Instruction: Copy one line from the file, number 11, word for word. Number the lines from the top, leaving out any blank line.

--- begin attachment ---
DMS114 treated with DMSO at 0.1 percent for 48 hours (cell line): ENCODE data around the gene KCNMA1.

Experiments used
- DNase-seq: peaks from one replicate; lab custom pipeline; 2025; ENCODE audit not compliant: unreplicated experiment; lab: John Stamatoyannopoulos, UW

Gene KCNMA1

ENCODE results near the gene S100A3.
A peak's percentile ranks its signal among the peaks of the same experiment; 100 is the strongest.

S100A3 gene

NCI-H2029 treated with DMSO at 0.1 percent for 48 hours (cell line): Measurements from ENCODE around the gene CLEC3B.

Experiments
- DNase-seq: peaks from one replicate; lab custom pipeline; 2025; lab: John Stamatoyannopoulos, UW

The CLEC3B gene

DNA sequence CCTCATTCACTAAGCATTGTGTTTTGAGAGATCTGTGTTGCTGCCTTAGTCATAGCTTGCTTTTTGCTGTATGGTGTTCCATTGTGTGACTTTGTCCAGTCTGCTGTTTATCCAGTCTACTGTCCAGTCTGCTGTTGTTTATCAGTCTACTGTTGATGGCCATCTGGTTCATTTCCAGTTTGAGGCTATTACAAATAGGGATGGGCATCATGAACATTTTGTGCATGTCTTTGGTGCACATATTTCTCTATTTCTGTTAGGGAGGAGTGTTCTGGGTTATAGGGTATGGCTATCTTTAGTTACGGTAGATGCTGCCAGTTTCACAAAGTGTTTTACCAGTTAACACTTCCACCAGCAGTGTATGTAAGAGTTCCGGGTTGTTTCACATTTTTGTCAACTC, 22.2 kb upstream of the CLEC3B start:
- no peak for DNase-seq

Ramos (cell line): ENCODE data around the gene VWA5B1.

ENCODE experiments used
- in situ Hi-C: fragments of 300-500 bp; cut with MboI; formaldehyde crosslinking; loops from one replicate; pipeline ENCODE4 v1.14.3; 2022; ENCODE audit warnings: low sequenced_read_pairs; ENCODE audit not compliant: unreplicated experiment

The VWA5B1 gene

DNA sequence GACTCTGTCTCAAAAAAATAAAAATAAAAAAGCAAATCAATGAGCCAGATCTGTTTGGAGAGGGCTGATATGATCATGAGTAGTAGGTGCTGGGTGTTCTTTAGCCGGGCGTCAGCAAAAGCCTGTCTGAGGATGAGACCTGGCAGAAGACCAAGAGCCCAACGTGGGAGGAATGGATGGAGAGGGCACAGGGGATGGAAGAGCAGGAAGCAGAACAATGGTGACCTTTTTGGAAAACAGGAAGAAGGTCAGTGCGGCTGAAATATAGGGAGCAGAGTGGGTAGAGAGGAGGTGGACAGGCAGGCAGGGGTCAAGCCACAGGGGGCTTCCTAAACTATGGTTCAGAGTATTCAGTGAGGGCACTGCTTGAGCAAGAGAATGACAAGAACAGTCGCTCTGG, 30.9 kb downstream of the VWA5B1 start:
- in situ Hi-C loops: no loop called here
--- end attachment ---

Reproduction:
The CLEC3B gene